By SHAWN MACOMBER
Starring Elina Löwensohn, Stéphane Ferrara and Bernie Bonvoison
Written and directed by Hélène Cattet and Bruno Forzani
LET THE CORPSES TAN opens with a series of tight shots: A volley of gunfire. A man scrambling wildly across uneven, sunbaked Mediterranean ruins. A cigarillo in a woman’s mouth sucked to ash with a sneering panache that dares its recipient to locate the line dividing true menace from the erotic.
We, as the audience, are invited to fall into our usual, comfortable assumptions about predator and prey for a couple of tense minutes. When the camera pulls back, however, we realize nothing is as it appears: The man is running to, not from, the gunfire. The bullets are directed at a painted canvas, not the man. And the woman’s subversive tendencies go far deeper than smoking or attempted murder. “Too symmetrical,” she complains as the camera provides a voyeuristic behind-the-canvas perspective—smoker, shooter and runner each lining up perfectly with a bullet hole.
Too symmetrical. It’s a warning LET THE CORPSES TAN directors Hélène Cattet and Bruno Forzani deliver on in virtually every element of their iconoclastic approach to cinema—philosophical, aesthetic, narrative—to increasingly stunning effect. Which is to say, in the wake of their well-received 2009 feature debut—the top-notch giallo homage AMER—the Belgian filmmakers confirmed themselves as master synthesizers of cult and classic cinema via the tour de force beguiling surrealism of 2013’s THE STRANGE COLOR OF YOUR BODY’S TEARS, a deft fusing of Hitchcock, Lynch and Jeunet/Caro pillars onto a sturdy Argento foundation.
No fan of those two films—or, indeed, of avant-garde cinema writ large—would have complained if the pair had simply chosen to go back down that same rabbit hole, albeit festooned with a new detour or three. Admirably, the pair has chosen instead to return to the laboratory, returning with LET THE CORPSES TAN, a film that channels the light of that same visionary prowess through a completely different prism: A breathtaking and enlivening adaptation of Jean-Patrick Manchette and Jean-Pierre Bastid’s 1971 novel LAISSEZ BRONZER LES CADAVRES that transports Argento/Bava worship to a plot and landscape that are equal parts Leone’s “Man with No Name” trilogy, MAGNUM FORCE, EL TOPO, Andres Serrano and ’60s variety-show psychedelics.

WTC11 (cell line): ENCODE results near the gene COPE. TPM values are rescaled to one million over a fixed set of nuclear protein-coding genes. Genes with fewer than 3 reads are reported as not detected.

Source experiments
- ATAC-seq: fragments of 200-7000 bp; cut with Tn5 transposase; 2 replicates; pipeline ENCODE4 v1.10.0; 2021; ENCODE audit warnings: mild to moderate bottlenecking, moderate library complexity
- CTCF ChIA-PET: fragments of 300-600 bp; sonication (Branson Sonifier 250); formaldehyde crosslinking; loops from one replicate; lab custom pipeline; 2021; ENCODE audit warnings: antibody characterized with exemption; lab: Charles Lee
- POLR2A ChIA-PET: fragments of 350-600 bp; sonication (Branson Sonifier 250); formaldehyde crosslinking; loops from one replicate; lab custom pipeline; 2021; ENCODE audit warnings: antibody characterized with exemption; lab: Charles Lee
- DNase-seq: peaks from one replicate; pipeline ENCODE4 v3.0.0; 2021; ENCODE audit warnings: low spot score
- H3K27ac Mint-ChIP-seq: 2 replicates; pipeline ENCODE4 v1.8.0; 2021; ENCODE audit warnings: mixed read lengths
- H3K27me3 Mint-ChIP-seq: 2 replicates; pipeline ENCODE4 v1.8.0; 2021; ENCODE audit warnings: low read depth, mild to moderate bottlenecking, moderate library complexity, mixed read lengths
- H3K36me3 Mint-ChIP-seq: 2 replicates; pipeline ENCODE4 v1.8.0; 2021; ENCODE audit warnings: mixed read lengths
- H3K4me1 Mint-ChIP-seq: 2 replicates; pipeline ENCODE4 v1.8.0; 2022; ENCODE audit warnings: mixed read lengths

Luce (Elina Löwensohn) serves as de facto leader of a remote art commune/cult, appearing satisfied to create both her aforementioned art and tension amongst the residents, particularly two male devotees (Marc Barbe, Michelangelo Marchese)—that is, until a gang of cop-killing, gold-bar-toting thieves arrive, with the authorities hot on their trail. Luce at first embraces this development less as the existential threat it is than a fearsome-yet-titillating development. Alas, many pipers line up to be paid in many different currencies, the detailing of which would be grossly irresponsible to potential viewers.
Suffice it to say, the ensuing clashes of archetypes, explosions of hyperstylized violence, twists, turns and shocks are largely less fugue-like than AMER or STRANGE COLOR. In many ways, they serve only to heighten the sudden fusillades of reality-refracting, hallucinatory imagery and glimpses of the weird divine. LET THE CORPSES TAN is a strange and wondrous cinematic smorgasbord for those who prefer their cinematic smorgasbords strange and wondrous. You freaks already know who you are—and this is yet another love letter from Cattet and Forzani directly to you.
RUE MORGUE’s Michael Gingold will moderate a Q&A with filmmakers Cattet and Forzani at the 7:20 p.m. show of LET THE CORPSES TAN tomorrow night at New York City’s Quad Cinema. Go here for more details.